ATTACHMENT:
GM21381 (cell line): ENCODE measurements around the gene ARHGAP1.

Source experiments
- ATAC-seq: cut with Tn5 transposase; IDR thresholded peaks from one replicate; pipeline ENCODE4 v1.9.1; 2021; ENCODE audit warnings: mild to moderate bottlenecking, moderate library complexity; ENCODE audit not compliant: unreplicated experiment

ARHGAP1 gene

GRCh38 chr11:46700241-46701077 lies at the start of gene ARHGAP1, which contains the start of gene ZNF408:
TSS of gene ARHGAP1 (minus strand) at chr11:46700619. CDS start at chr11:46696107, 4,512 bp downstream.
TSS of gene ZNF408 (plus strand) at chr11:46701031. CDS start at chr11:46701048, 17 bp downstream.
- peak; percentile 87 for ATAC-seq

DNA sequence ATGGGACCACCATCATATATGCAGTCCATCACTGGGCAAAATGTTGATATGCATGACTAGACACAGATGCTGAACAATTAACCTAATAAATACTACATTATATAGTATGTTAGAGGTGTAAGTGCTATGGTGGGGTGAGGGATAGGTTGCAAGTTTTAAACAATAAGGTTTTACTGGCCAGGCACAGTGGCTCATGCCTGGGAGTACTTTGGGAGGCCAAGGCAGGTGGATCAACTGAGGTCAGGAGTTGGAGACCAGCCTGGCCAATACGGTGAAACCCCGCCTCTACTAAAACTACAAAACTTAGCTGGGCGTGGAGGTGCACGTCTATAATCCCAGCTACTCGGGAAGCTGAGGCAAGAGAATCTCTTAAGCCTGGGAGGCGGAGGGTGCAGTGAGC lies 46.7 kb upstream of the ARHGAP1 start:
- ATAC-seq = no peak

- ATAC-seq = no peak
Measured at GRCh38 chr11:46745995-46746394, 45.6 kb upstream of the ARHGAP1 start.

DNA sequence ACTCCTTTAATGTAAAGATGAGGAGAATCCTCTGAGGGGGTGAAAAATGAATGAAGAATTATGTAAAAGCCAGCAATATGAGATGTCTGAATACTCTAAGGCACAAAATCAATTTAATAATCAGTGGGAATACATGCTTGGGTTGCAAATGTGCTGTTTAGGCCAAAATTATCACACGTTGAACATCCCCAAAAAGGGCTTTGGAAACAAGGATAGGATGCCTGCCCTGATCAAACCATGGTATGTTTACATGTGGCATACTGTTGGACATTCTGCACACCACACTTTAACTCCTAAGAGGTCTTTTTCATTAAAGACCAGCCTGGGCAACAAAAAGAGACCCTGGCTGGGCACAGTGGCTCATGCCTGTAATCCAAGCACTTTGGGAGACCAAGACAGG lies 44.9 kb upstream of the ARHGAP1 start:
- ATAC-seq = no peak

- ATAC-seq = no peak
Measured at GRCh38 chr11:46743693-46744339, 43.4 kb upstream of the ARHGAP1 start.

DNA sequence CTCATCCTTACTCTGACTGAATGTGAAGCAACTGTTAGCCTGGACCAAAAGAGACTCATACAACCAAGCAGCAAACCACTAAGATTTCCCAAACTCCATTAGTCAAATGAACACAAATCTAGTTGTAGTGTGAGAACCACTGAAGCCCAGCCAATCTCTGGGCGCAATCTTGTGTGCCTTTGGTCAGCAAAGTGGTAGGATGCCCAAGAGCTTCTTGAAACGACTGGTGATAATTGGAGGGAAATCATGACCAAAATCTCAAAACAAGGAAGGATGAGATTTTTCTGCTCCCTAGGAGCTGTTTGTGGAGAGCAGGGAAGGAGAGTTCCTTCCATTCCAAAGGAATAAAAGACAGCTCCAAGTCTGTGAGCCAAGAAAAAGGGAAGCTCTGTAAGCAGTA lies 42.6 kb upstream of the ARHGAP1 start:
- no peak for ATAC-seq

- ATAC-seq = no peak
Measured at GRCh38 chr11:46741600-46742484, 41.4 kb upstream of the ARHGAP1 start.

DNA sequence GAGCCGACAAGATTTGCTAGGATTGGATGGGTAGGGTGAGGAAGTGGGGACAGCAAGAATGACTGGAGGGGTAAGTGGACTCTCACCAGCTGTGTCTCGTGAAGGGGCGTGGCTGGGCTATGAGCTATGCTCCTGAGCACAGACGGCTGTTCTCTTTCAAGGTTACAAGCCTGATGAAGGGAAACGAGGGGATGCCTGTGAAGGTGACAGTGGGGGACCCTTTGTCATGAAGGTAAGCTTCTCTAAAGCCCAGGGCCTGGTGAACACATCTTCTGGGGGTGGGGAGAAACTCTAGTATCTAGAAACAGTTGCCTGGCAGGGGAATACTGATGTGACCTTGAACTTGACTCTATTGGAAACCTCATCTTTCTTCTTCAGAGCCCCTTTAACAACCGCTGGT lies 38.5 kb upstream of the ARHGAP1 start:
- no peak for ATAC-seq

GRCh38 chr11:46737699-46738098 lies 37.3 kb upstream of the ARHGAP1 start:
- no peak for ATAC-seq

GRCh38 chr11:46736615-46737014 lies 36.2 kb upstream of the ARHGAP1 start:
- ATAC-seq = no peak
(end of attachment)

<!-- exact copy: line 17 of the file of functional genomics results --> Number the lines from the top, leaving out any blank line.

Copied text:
DNA sequence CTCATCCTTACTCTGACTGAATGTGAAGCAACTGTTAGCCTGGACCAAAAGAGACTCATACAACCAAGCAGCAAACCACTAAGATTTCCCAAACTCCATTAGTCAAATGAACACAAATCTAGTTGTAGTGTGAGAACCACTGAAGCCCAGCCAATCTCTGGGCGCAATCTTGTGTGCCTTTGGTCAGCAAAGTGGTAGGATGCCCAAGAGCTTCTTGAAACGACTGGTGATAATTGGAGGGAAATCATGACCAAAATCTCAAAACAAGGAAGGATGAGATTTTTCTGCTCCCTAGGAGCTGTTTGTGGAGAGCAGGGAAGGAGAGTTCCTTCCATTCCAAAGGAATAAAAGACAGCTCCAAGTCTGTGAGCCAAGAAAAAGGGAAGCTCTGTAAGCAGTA lies 42.6 kb upstream of the ARHGAP1 start: